Instead, eating the right food and amounts is far more important than
I do believe in and follow the principles of intermittent fasting, but I don’t believe that you have to adhere to a strict 18/6 or 16/8 schedule for the practice to work.
Intermittent fasting or intermittent eating (a more suitable name), is usually done by following the 18-hour fasting and 6-hour eating window principle. Most would eat, say between 1 pm and 7 pm, or 2 pm and 8 pm. While that is great, it can cause unnecessary stress and lifestyle problems. It’s not always convenient to eat at set times, and, more importantly, it’s far more beneficial for both body and mind to follow what I call a “natural eating pattern.”
What’s a natural eating pattern?
- Eat when your body tells you to.
- Eat when it’s convenient for you.
- Only eat twice a day.
Setting fixed times or limitations can cause stress, which in turn is harmful to our health. I’ve been practicing Intermittent Fasting for four years now, and I love the general concept. However, I concluded some time ago that I don’t have to follow the strict windows for the idea to work.
The contrary is the case. I’m much happier when I eat when I feel like it, rather than looking at my watch to tell me when I can eat. That way, I don’t stress by reminding myself that I can’t eat yet, as it’s not the time yet! No, sorry, that’s just not needed.
History and real food.
I model my natural eating concept on how our Primal Ancestors some 2000 years ago had to eat. We all know they didn’t have watches, nor did they care about time. All they knew was they had to eat when they were hungry and low on energy.
It’s also scientifically proven that our Primal Ancestors lived long, healthy lives as long as they didn’t get eaten by a predator or hurt themselves badly. And, they were not fat, instead, lean and fit, because they had to eat animal meat, fat and the vegetables they could find in the ground. And of course, they had to move, a lot, to find their food.
I don’t know this, nor is their any evidence, I guess, but I somehow don’t think those guys ate breakfast lunch and dinner. Again, the three meals a day thing is made up by governments, society, and, over time, has become “our culture.” Just like they make up what our diets should consist of, which is all wrong anyway. See SAD (Standard American Diet). Yep, it’s SAD that the SAD is the leading cause of all kinds of severe health issues, even cancer, heart attacks, and, of course, diabetes.
Culture and overeating.
Right there is the culprit: “culture,” or better; what we are told to do, which becomes “our culture.” For example, let’s look at these claims; “breakfast is the most important meal of the day” or “breakfast for champions.” Where did these sayings come from? They certainly aren’t correct.
The absolute most important thing about eating right is not to overeat. Overeating is caused by ingesting too many calories every day. Add to that the lack of movement or exercise in most peoples’ daily routine, and there you have the double whammy.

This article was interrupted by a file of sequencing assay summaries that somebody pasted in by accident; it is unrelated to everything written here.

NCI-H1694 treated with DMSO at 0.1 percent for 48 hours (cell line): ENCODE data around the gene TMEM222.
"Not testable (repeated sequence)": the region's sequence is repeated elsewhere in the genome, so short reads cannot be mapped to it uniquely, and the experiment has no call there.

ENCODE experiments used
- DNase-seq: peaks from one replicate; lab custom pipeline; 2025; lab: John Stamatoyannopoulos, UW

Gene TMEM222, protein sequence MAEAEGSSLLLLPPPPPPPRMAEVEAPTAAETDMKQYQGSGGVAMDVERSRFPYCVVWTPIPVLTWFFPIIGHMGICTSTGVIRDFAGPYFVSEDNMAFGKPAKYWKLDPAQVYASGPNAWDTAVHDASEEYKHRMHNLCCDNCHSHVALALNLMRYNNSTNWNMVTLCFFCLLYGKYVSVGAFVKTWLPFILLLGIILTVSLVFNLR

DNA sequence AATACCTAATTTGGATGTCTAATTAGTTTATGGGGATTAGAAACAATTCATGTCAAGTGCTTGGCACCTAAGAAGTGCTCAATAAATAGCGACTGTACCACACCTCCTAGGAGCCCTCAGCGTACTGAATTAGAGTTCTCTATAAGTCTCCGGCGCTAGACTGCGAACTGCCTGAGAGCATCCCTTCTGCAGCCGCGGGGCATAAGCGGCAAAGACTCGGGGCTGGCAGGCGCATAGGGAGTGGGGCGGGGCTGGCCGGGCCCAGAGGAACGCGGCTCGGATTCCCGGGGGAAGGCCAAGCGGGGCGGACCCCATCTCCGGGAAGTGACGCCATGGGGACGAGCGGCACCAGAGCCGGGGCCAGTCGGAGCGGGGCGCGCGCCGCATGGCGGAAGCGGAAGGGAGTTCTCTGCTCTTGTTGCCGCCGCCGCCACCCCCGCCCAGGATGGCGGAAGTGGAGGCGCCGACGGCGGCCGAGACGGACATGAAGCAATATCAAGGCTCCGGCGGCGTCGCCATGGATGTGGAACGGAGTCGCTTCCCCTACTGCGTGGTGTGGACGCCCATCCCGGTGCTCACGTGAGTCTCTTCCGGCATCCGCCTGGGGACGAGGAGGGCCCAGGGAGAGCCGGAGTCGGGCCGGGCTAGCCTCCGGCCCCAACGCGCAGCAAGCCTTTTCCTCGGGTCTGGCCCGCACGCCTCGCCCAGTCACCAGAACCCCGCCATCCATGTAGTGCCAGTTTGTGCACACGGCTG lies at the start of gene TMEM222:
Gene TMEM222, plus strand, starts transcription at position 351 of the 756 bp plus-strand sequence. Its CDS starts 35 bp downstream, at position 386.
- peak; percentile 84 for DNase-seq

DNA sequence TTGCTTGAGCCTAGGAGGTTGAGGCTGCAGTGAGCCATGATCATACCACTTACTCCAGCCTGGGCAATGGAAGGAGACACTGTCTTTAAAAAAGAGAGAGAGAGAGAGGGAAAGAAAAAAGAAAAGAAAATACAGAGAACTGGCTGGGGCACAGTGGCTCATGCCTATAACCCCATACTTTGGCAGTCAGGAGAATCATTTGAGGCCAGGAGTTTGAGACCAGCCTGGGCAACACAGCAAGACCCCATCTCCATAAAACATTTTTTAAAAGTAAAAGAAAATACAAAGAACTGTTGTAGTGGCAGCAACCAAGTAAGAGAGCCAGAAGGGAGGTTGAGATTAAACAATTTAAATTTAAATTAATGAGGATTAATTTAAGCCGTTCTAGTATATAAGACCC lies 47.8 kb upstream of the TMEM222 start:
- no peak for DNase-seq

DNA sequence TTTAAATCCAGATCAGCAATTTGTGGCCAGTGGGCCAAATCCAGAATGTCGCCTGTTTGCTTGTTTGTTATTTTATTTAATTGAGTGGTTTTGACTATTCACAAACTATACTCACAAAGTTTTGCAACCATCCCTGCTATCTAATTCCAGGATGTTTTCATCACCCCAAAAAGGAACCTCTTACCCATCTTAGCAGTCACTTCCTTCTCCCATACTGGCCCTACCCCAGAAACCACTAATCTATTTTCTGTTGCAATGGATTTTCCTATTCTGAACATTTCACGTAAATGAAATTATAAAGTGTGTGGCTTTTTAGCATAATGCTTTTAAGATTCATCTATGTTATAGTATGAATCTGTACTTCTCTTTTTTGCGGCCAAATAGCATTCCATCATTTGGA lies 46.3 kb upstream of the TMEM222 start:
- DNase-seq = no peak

Too much food = too many calories, not burned = caloric overload = weight gain and all kinds of other health problems.
The absolute golden rule to not gaining weight or getting fat is to always be in a caloric deficient state. Meaning, you eat less than you burn every day. Even if you’re not eating the best food, or eating a lot of crap food, staying caloric deficient will allow you to keep your weight down and you won’t get fat.
Eating crap, though, even if caloric deficient, won’t do you much good inside, as you need the right nutrients daily to stay healthy and keep up a superstrong immune system. Our immune system is what keeps us healthy, disease-free, and yes, alive.
We all know how important that is, especially now that we are going through this Coronavirus nightmare. Side note: the cause of the majority of people dying because of the Coronavirus, is not the virus itself, but side effects, relating to pre-existing conditions and a weak immune system. That’s a fact.
The bottom line.
Generally, we aren’t told the truth and have to find that out the hard way, by getting sick, before you start to think and change your habits. That’s what happened to me. I was very ill when I was thirty years old. I had horrific acid reflux for many years, which led to the doctors insisting on operating on my esophagus, doing a so-called “Nissen Fundoplication.”
This is a nasty operation, where they wrap your esophagus around the opening of your stomach, to stop the acid flowing into your mouth. I couldn’t eat for one year after that procedure, and the reflux came back anyway. Then, the doctors prescribed acid blockers or proton pump inhibitors, which I took for 16 years until I had a stroke.
Of course, they didn’t tell me about the increased risk of stroke until after the fact. Anyway, I stopped the meds, I changed my life and eating habits and am now healthier, fitter, and happier than ever before, and no more acid reflux.
Wrapping it up.
Eat when you want, but only twice a day, eat slowly, so you know when you are full. If you eat too fast, you can easily over-eat. Enjoy food, treat every meal as a luxury and a pleasure, as that’s what it is.
The more natural the food you eat, the better. Stay away from sugar, carbs, processed foods, and all deep-fried food and seed oils.
That’s all, folks. I hope you enjoyed this article, and please share it if you did!
Let’s Crunch It!
Former Olympic Athlete & Certified Health Coach
“It is my mission to educate people on how to lose weight, how to build a healthy, strong heart, body, and mind, supporting a longer life.”